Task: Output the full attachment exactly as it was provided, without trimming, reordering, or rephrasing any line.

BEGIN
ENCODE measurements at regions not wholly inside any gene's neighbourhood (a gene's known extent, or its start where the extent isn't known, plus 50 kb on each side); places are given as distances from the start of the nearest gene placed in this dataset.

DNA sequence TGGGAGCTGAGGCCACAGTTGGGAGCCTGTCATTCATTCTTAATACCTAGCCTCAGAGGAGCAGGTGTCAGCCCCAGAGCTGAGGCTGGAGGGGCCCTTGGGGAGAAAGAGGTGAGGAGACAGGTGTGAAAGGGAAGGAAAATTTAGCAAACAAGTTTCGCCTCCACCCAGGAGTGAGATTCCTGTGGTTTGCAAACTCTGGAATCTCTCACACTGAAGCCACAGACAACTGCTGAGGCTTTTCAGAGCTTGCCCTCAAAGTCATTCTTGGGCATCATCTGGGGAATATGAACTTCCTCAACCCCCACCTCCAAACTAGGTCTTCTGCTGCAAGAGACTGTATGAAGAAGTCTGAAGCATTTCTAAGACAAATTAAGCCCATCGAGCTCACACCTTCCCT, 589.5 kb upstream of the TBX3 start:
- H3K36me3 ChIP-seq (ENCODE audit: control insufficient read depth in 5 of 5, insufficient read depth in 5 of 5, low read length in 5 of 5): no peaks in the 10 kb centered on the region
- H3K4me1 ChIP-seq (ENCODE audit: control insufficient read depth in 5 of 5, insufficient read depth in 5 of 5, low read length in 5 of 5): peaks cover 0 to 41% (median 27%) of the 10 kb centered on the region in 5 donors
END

ENCODE measurements at regions not wholly inside any gene's neighbourhood (a gene's known extent, or its start where the extent isn't known, plus 50 kb on each side); places are given as distances from the start of the nearest gene placed in this dataset.

DNA sequence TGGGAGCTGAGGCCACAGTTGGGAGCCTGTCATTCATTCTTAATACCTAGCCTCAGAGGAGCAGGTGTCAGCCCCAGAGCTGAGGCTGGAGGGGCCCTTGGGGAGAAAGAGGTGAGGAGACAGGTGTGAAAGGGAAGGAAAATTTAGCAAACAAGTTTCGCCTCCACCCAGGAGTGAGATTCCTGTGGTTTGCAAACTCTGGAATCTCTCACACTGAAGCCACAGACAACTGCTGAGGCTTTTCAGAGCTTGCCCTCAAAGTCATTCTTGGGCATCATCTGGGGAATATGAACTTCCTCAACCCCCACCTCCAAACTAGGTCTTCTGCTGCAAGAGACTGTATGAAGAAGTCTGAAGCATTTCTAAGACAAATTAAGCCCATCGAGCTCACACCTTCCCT, 589.5 kb upstream of the TBX3 start:
- H3K36me3 ChIP-seq (ENCODE audit: control insufficient read depth in 5 of 5, insufficient read depth in 5 of 5, low read length in 5 of 5): no peaks in the 10 kb centered on the region
- H3K4me1 ChIP-seq (ENCODE audit: control insufficient read depth in 5 of 5, insufficient read depth in 5 of 5, low read length in 5 of 5): peaks cover 0 to 41% (median 27%) of the 10 kb centered on the region in 5 donors